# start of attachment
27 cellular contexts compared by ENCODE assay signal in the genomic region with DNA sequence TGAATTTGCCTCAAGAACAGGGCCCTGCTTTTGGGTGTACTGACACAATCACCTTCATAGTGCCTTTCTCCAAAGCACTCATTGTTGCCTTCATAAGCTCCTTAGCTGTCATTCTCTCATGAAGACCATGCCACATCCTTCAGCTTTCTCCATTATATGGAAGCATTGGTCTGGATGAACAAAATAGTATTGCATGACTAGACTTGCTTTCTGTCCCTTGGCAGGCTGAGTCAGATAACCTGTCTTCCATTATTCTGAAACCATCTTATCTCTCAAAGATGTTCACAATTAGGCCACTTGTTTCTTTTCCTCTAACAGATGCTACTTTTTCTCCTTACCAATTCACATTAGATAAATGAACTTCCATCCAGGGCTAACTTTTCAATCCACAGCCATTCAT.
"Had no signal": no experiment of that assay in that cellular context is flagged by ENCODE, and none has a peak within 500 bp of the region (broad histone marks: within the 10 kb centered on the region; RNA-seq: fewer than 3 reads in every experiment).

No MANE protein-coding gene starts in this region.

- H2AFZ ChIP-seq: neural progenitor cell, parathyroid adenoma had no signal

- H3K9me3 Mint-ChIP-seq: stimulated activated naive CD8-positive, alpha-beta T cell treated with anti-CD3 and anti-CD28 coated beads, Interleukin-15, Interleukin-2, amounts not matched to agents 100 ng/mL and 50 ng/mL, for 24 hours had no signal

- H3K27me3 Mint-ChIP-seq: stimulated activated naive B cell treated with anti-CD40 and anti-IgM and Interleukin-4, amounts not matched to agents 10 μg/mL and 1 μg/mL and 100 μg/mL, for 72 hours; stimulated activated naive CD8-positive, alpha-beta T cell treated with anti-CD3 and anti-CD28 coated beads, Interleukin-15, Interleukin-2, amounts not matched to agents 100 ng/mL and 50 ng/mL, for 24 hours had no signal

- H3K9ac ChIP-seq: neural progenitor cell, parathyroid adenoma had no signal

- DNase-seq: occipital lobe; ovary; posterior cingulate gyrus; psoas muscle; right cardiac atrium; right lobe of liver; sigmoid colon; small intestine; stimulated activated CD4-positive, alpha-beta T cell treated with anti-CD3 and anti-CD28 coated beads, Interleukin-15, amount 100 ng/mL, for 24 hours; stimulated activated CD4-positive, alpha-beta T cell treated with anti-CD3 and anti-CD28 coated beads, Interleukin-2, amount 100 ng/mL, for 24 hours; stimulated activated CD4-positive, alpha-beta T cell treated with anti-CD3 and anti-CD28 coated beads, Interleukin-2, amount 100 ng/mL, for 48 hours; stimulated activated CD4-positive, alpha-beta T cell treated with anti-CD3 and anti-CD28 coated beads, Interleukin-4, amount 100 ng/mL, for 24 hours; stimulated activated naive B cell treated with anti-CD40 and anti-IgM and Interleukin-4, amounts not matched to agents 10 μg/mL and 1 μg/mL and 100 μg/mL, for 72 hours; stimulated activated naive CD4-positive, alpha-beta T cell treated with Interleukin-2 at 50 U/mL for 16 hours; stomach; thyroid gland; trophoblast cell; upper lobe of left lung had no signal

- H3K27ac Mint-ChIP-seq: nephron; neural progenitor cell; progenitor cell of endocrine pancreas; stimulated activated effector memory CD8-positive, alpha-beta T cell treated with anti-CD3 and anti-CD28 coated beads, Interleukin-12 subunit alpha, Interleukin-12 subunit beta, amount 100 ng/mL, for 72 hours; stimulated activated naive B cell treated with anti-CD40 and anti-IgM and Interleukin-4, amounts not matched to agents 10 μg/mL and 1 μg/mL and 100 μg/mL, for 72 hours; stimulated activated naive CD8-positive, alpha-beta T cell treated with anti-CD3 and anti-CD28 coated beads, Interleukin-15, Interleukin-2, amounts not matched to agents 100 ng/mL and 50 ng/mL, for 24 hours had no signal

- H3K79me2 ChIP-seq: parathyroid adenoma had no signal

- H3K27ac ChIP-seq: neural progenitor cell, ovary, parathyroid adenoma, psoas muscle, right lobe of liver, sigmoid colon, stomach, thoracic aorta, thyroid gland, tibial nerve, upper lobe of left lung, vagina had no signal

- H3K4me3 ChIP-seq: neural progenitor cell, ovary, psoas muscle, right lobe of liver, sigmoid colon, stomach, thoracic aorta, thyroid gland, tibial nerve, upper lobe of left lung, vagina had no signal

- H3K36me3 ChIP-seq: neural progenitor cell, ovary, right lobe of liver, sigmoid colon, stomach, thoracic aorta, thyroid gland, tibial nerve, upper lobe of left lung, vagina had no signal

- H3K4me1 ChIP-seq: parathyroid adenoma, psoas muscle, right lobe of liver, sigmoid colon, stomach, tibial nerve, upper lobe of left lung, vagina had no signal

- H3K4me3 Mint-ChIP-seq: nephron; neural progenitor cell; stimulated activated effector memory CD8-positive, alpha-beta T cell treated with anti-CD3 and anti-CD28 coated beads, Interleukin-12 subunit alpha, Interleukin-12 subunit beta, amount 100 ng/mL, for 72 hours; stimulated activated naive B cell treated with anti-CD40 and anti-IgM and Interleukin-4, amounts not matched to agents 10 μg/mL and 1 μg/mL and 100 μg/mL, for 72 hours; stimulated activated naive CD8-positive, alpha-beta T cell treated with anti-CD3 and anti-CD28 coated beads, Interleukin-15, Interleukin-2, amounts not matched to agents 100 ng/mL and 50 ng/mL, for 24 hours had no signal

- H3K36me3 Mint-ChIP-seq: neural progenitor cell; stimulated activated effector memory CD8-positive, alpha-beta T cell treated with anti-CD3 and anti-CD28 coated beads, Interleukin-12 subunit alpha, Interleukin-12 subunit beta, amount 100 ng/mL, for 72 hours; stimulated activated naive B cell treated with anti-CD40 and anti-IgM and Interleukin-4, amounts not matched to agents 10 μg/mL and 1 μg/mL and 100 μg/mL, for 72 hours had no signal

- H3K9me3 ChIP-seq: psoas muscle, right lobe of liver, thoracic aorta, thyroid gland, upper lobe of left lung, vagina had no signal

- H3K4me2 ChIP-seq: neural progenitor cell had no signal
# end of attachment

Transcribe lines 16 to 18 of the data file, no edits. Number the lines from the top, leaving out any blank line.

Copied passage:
- H3K36me3 Mint-ChIP-seq: neural progenitor cell; stimulated activated effector memory CD8-positive, alpha-beta T cell treated with anti-CD3 and anti-CD28 coated beads, Interleukin-12 subunit alpha, Interleukin-12 subunit beta, amount 100 ng/mL, for 72 hours; stimulated activated naive B cell treated with anti-CD40 and anti-IgM and Interleukin-4, amounts not matched to agents 10 μg/mL and 1 μg/mL and 100 μg/mL, for 72 hours had no signal

- H3K9me3 ChIP-seq: psoas muscle, right lobe of liver, thoracic aorta, thyroid gland, upper lobe of left lung, vagina had no signal

- H3K4me2 ChIP-seq: neural progenitor cell had no signal